In May 2011, Dr. Pamela Brown, a Ph.D., RN nurse manager of a pediatric intensive care unit, gave a presentation on fatal medication errors at a conference for critical care nurses. The information she provided was timely and important and provides a great deal of insight into how medication errors occur. While we tend to think first of individual errors on the part of medical providers, system flaws can also play a part in medical negligence.
Medication errors are far more common than most people imagine. Commonly cited statistics are that 1.3 million people are injured and approximately 7,000 people die from medication errors each year in the U.S. It is estimated that as many as one in five doses of medication given in a hospital is in some way incorrect. It’s no wonder that medication errors often find their way into medical malpractice cases.
Until recently, the process of administering medication presented two opportunities for errors to be detected. If a doctor made an error when ordering a medication, a pharmacist or nurse might catch it. If a pharmacist made an error in filling the prescription, a nurse was the only person who could identify it. If a nurse made a mistake, the patient was affected.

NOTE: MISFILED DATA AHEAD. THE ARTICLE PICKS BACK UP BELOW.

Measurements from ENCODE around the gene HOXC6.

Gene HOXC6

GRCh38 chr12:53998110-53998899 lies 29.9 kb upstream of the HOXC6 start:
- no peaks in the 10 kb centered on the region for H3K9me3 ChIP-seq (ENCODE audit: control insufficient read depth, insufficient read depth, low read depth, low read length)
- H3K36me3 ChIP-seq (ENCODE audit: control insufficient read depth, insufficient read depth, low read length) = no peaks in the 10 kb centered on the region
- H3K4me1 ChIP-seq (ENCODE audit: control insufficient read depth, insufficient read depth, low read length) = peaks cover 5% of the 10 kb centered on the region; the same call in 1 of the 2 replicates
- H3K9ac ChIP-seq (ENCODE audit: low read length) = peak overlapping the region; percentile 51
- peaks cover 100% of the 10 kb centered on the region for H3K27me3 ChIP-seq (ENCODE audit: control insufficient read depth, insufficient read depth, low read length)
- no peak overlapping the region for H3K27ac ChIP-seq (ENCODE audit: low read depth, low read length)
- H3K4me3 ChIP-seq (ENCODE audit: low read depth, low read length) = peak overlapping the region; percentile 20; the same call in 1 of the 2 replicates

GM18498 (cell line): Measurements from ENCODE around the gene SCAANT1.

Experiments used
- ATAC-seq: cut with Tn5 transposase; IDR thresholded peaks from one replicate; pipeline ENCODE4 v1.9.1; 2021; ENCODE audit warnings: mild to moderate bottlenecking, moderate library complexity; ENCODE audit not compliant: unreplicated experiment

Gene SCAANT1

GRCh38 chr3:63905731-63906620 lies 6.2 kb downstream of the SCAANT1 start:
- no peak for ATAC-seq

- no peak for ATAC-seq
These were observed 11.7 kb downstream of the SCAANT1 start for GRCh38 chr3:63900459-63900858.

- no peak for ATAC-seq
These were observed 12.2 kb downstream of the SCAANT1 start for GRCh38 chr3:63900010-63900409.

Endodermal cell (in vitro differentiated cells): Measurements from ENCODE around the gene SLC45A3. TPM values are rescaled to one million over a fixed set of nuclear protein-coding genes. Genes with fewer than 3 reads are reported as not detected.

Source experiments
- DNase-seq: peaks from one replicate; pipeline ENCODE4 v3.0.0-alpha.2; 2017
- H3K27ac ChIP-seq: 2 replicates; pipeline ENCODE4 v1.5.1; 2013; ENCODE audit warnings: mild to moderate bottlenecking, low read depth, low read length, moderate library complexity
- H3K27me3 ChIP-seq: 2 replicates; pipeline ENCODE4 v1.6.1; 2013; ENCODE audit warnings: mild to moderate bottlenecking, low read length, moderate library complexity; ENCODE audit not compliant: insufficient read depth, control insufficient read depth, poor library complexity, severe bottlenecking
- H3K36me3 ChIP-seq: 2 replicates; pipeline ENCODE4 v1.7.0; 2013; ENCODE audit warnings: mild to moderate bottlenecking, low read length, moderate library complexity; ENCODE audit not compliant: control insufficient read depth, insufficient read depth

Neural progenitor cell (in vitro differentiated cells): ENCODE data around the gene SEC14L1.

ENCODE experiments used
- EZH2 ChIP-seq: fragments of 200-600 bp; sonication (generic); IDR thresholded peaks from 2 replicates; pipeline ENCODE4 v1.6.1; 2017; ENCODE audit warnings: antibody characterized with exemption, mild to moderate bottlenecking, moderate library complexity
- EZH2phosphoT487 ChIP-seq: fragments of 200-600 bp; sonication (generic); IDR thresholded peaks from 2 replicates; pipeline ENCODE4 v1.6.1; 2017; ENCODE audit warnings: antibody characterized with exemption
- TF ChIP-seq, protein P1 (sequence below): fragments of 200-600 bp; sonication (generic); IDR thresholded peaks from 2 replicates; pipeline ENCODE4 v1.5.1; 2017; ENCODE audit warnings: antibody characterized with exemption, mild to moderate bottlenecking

Unfortunately, nurses do make errors. Their jobs are increasingly complex. With so many hospitals understaffing their nurses, those who are on duty are pulled in many directions, often working long hours. Given this working environment, it’s particularly important that hospitals create systems that safeguard against medication errors.
Dr. Brown talked about the five “rights” of medication administration:
Bar code medication administration is one such system. The nurse checks the bar code on the patient’s wrist to make sure he or she has the right patient. The nurse checks the bar code on the medication to ensure it matches the doctor’s prescription (right medication, route, dosage and time), administers the drug and then signs the medical record. This system is becoming more common in hospitals. Routines like this can ensure consistency and quality and can improve patient safety.
But Dr. Brown feels a few additional “rights” should be added – rights involving system administration. “Too often,” she said, “nurses ‘work around’ systems problems, thinking they are acting in the patient’s best interest, but in fact, a work-around increases the risk to patient safety.” Incorrect and incomplete orders being sent to the floor and long waits for delivery of medication mean nurses are rushing and possibly skipping steps along the way.
Hospital administration has an important role to play in creating a medical care system that minimizes the chances of injurious or even fatal medication errors.
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